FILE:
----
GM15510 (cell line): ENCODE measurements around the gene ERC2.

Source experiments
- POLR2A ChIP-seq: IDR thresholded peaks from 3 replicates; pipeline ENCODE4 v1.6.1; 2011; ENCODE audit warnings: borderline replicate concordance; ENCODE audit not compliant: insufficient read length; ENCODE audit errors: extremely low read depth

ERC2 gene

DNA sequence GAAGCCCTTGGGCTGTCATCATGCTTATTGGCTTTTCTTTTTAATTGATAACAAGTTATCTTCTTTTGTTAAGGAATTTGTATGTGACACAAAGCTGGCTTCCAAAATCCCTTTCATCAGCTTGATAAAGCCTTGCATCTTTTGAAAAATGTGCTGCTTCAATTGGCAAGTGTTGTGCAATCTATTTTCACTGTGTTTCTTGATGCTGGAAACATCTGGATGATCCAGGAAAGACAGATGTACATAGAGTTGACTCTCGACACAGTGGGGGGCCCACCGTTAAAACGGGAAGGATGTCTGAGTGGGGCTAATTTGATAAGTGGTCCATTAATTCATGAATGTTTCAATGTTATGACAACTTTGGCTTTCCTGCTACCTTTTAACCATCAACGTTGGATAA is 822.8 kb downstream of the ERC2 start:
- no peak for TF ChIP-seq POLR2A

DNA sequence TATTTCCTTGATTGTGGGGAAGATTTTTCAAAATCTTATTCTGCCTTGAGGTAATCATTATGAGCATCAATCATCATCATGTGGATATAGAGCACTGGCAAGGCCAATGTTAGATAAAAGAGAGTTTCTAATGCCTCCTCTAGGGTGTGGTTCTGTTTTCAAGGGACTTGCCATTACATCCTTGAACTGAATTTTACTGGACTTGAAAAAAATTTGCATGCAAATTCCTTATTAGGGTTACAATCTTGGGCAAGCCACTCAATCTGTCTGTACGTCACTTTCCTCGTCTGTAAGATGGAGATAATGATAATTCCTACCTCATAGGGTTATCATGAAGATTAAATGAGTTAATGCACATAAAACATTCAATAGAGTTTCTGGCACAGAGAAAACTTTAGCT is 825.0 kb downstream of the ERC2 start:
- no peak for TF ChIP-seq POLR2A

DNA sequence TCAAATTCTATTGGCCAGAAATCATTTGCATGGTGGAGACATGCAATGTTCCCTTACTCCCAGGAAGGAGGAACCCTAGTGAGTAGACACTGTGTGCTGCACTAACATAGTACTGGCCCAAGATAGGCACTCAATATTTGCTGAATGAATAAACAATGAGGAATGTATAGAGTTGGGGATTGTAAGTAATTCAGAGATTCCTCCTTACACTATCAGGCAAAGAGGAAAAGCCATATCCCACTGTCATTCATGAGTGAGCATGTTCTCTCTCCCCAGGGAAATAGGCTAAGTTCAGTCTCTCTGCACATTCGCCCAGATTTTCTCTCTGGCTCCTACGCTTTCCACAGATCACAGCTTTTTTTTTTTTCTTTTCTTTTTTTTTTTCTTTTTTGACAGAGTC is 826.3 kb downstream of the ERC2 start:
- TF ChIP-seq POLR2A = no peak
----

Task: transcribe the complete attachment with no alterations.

GM15510 (cell line): ENCODE measurements around the gene ERC2.

Source experiments
- POLR2A ChIP-seq: IDR thresholded peaks from 3 replicates; pipeline ENCODE4 v1.6.1; 2011; ENCODE audit warnings: borderline replicate concordance; ENCODE audit not compliant: insufficient read length; ENCODE audit errors: extremely low read depth

ERC2 gene

DNA sequence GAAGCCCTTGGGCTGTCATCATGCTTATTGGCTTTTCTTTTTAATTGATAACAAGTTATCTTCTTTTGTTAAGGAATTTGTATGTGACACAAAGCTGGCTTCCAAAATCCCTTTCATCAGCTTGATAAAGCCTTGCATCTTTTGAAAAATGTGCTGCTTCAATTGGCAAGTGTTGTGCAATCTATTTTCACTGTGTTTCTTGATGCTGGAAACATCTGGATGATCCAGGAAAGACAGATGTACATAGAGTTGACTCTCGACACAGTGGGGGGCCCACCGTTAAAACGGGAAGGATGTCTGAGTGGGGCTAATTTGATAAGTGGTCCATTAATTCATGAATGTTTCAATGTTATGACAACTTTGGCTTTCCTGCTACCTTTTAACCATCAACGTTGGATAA is 822.8 kb downstream of the ERC2 start:
- no peak for TF ChIP-seq POLR2A

DNA sequence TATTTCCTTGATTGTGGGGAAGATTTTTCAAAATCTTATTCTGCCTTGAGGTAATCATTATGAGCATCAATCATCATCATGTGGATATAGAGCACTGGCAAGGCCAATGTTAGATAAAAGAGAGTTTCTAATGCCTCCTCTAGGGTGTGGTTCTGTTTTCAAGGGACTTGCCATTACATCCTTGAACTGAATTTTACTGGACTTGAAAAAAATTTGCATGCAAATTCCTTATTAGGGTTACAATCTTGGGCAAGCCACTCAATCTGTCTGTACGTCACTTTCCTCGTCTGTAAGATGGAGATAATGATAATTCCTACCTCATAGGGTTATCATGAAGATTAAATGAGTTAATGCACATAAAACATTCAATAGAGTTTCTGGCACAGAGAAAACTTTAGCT is 825.0 kb downstream of the ERC2 start:
- no peak for TF ChIP-seq POLR2A

DNA sequence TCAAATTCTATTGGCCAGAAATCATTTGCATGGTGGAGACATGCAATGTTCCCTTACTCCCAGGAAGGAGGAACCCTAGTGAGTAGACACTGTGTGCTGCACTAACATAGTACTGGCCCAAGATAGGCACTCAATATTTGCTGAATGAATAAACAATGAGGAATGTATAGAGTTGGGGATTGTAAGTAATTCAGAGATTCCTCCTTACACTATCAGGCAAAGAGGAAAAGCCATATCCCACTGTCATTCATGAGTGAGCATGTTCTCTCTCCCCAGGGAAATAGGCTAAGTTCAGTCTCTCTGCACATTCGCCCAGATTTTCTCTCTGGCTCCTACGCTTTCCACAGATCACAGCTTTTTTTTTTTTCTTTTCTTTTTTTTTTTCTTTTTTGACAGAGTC is 826.3 kb downstream of the ERC2 start:
- TF ChIP-seq POLR2A = no peak